Francis Carr (District of Maine politician)

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Francis Carr
Member of the U.S. House of Representatives
from Massachusetts's 17th district
In office
April 6, 1812 – March 4, 1813
Preceded by Barzillai Gannett
Succeeded by Abiel Wood
Personal details
Born December 6, 1751
Newbury, Massachusetts
Died October 6, 1821 (aged 69)
Bangor, Maine
Resting place Mount Hope Cemetery
Political party Democratic-Republican
Spouse(s) Mary Elliot
Children Congressman James Carr

Francis Carr (December 6, 1751 – October 6, 1821) was a U.S. Representative from the District of Maine, which was then part of Massachusetts. He was also the father of U.S. Congressman James Carr, and the founder of a Bangor, Maine political and mercantile family.

Carr was born and attended common schools in Newbury, Massachusetts. He later moved to Haverhill, Massachusetts, married Mary Elliot (b. 1755 in Amesbury), and engaged in the mercantile and shipbuilding business. He also represented Haverhill in the Massachusetts House of Representatives.[1]

Political career[edit]

In 1793 Carr moved to Bangor, Maine, which had incorporated as a town only two years before. As in Haverhill, he was elected to represent the area in the Massachusetts House of Representatives (1806–1808), and later the Massachusetts State Senate (1809–1811).[2]

Carr was the first citizen of Bangor to serve in the U.S. Congress. He was elected as a Democratic-Republican to the Twelfth Congress to fill the vacancy caused by the resignation of Barzillai Gannett and served from April 6, 1812, to March 3, 1813. He was an unsuccessful candidate for reelection in 1812 to the Thirteenth Congress, and resumed mercantile pursuits. In 1814 he witnessed the British sacking of Bangor following the rout of local militia in the Battle of Hampden. He died in Bangor, Maine, October 6, 1821, and was interred in Mount Hope Cemetery.[3]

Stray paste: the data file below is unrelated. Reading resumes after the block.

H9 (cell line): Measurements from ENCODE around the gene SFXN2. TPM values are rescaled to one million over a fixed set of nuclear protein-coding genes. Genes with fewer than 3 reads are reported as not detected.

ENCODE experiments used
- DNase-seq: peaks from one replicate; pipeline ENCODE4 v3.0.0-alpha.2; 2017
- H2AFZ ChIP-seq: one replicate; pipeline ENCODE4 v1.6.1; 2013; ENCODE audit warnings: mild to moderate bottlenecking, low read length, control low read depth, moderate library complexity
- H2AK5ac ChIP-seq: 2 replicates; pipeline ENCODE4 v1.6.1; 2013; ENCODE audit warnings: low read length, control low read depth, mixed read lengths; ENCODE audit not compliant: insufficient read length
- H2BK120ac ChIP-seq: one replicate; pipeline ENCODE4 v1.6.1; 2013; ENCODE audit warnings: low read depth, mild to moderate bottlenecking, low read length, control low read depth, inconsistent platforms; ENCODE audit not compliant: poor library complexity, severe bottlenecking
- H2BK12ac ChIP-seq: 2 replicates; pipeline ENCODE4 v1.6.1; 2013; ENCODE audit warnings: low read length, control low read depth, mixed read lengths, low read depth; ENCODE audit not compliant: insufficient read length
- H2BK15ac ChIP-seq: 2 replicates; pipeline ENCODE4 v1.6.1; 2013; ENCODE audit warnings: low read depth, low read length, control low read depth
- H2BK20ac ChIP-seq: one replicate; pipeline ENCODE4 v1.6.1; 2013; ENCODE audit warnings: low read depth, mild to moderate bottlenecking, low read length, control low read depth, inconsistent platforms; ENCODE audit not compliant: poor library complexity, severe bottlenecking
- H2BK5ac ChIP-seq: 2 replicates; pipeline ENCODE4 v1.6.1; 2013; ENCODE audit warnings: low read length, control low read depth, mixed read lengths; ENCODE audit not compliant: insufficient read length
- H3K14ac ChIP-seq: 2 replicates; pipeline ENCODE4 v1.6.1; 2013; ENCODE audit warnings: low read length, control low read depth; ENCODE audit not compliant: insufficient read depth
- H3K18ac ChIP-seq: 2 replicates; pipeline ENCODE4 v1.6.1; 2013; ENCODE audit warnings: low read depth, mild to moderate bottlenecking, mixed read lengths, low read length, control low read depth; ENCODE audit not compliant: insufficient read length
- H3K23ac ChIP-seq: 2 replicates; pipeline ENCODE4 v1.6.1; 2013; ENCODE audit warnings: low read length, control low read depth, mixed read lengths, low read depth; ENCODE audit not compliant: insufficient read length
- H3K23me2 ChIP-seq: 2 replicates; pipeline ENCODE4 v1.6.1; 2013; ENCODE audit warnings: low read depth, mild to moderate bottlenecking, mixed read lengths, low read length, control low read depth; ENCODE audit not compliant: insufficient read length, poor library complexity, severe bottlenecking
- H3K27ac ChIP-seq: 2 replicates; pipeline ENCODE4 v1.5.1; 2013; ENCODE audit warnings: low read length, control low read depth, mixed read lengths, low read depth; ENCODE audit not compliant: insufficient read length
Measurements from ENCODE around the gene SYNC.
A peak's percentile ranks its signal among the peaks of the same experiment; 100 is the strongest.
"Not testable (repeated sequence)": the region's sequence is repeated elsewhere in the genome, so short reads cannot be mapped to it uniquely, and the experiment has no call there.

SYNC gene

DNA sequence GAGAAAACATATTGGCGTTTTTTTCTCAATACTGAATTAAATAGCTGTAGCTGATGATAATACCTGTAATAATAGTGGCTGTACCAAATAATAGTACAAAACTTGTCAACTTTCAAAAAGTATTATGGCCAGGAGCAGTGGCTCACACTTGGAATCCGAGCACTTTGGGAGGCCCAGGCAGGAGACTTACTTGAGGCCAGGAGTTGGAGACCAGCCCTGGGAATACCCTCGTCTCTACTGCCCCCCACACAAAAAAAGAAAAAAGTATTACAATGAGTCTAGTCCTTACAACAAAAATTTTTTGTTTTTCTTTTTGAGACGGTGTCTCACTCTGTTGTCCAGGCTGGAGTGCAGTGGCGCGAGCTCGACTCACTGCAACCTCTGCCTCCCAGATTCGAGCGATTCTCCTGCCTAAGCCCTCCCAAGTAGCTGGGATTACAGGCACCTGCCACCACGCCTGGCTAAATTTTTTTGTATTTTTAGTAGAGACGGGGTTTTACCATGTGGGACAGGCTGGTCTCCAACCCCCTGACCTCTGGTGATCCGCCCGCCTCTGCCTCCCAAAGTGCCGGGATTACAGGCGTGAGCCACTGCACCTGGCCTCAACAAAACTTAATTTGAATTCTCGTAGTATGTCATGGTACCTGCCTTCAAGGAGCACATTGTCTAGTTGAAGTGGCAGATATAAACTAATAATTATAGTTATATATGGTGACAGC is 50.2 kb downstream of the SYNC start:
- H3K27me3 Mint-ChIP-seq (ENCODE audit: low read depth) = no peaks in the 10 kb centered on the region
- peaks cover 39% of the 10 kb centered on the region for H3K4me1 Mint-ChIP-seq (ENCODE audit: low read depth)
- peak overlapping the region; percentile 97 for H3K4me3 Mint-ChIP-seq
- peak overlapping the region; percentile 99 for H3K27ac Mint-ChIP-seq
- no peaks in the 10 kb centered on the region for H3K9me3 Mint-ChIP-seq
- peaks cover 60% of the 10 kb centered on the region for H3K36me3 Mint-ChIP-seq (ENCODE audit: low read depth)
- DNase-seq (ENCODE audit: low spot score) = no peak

Carr Family[edit]

The Carrs remained an important mercantile and political family in Bangor well into the 19th century. Francis' son James Carr succeeded him as a U.S. Congressman (1815–1817), though he died by drowning in 1818 on the Ohio River. Another family member, Joshua Wingate Carr (1796–1879), became Mayor of Bangor (1839–1840) and the city's U.S. Postmaster. The Carr-Wing House on State Street in Bangor, which Joshua Carr remodeled in the Gothic Revival style in 1844, remains a local architectural landmark. Joshua's great-grandson Elliott Carr Cutler (b. Bangor, 1888), because a famous surgeon and professor of surgery at the Harvard Medical School, while Elliott's brother Robert Cutler, became the first National Security Advisor under President Dwight Eisenhower. Robert wrote about the Carr-Wing House and his "Great-Uncle Frank" (Francis Wingate Carr) in his autobiography No Time for Rest (1966).[4]

Sources[edit]

References[edit]

  1. ^ Edson Irving Carr, The Carr Family Records (1894), pp. 69, 105
  2. ^ Ibid
  3. ^ Ibid
  4. ^ Robert Cutler, No Time for Rest (Little, Brown, 1966), pp. 1-18
United States House of Representatives
Preceded by
Barzillai Gannett
Member of the U.S. House of Representatives
from Massachusetts's 17th congressional district

(Maine district)
April 6, 1812 – March 4, 1813
Succeeded by
Abiel Wood

 This article incorporates public domain material from websites or documents of the Biographical Directory of the United States Congress.